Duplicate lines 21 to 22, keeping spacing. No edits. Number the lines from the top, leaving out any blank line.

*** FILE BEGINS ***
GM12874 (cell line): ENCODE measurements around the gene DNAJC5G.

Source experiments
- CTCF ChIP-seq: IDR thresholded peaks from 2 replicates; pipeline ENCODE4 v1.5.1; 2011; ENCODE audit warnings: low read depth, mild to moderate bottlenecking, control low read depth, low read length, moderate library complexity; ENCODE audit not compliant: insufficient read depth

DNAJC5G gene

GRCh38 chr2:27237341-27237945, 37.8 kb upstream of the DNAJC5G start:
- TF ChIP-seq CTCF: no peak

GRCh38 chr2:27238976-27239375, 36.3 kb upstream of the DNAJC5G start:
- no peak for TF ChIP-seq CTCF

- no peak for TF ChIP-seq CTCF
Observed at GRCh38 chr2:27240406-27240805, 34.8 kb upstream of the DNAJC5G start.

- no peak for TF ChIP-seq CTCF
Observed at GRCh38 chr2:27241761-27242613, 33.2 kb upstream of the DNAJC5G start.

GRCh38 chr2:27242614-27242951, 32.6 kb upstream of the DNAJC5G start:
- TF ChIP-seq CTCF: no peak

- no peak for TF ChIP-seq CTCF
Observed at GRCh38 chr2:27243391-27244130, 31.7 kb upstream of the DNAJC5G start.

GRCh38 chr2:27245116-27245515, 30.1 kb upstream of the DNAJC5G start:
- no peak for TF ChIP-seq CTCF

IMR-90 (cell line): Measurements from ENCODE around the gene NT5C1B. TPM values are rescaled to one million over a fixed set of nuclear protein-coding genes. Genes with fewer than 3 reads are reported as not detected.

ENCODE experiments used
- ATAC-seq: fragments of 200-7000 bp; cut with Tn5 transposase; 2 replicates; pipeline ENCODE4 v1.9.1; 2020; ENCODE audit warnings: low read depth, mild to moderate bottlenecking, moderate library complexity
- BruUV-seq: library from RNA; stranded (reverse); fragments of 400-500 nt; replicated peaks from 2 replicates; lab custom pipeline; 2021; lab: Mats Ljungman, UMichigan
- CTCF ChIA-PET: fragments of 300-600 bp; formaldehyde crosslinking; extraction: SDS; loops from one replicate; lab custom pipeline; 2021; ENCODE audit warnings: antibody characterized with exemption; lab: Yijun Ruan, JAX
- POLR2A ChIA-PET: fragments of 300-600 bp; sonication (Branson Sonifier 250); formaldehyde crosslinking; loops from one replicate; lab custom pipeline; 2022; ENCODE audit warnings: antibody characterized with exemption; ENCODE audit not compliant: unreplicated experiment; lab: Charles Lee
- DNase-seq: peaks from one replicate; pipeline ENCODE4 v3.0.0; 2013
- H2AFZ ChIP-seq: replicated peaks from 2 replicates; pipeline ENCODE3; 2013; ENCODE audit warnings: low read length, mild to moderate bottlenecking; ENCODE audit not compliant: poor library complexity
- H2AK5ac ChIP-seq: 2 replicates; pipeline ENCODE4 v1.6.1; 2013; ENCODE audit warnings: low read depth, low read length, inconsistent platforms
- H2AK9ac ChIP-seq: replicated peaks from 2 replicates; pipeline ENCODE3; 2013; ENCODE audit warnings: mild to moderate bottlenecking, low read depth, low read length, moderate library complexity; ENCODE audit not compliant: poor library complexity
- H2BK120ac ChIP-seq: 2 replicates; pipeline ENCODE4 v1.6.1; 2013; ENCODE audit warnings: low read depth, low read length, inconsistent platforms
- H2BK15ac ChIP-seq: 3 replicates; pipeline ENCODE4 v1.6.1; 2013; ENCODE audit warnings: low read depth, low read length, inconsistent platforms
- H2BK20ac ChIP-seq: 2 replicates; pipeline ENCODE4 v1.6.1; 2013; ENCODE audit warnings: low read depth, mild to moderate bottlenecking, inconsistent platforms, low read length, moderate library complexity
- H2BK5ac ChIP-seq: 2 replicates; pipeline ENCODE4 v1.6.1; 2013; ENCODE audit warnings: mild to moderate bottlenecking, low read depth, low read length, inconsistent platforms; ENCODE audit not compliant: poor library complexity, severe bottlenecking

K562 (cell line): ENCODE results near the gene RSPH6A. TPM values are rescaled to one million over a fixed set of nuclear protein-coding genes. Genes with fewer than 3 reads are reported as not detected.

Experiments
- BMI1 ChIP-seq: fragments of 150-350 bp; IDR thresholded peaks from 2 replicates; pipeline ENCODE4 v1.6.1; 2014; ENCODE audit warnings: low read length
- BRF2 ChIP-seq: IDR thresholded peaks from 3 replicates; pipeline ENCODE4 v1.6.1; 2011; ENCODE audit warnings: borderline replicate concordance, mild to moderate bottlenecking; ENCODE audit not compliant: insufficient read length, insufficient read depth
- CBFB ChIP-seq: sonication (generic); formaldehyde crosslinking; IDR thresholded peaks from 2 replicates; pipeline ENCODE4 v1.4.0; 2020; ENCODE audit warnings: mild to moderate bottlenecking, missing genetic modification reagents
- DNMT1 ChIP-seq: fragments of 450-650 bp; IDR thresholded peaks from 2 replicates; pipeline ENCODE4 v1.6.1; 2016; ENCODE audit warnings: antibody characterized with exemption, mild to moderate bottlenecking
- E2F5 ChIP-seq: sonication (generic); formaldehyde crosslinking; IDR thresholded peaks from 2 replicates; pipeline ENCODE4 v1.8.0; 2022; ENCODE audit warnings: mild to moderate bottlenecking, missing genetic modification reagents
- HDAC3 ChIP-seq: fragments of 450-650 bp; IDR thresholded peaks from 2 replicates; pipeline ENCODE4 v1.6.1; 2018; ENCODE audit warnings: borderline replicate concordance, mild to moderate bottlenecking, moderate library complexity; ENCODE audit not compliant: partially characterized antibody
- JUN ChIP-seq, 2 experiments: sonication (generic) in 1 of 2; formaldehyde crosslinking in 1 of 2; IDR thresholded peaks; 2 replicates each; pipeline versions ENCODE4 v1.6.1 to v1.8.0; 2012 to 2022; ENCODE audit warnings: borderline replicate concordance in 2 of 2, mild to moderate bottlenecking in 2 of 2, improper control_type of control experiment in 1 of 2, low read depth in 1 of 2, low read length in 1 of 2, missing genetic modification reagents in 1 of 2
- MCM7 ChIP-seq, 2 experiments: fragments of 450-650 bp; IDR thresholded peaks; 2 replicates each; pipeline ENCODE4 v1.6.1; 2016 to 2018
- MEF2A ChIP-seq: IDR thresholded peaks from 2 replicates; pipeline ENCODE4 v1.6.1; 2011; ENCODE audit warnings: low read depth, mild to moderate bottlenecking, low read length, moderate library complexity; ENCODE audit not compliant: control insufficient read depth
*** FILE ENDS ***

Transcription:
- ATAC-seq: fragments of 200-7000 bp; cut with Tn5 transposase; 2 replicates; pipeline ENCODE4 v1.9.1; 2020; ENCODE audit warnings: low read depth, mild to moderate bottlenecking, moderate library complexity
- BruUV-seq: library from RNA; stranded (reverse); fragments of 400-500 nt; replicated peaks from 2 replicates; lab custom pipeline; 2021; lab: Mats Ljungman, UMichigan